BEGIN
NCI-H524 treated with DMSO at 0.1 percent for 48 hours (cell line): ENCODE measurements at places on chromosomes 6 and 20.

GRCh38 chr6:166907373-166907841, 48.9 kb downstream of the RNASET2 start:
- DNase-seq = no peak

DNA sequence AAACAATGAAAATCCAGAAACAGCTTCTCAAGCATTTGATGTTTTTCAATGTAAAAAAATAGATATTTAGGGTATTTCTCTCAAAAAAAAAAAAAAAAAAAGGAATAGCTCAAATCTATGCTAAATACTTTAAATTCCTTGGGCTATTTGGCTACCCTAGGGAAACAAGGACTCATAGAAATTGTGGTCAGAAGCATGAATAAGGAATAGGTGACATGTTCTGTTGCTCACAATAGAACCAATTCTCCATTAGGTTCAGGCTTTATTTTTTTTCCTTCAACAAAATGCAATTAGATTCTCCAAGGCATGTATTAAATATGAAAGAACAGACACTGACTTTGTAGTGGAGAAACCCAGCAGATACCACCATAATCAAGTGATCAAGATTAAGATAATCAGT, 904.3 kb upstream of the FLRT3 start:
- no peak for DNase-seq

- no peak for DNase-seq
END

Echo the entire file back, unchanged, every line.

NCI-H524 treated with DMSO at 0.1 percent for 48 hours (cell line): ENCODE measurements at places on chromosomes 6 and 20.

GRCh38 chr6:166907373-166907841, 48.9 kb downstream of the RNASET2 start:
- DNase-seq = no peak

DNA sequence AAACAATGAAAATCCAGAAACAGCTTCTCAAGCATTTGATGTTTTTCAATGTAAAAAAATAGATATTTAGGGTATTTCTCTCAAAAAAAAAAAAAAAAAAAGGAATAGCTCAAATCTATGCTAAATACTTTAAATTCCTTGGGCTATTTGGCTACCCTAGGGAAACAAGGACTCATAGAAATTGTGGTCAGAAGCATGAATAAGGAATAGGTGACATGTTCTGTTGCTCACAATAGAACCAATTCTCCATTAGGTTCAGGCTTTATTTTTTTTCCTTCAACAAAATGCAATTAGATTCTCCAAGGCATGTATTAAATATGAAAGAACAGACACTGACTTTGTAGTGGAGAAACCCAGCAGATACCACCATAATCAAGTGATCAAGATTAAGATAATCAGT, 904.3 kb upstream of the FLRT3 start:
- no peak for DNase-seq

- no peak for DNase-seq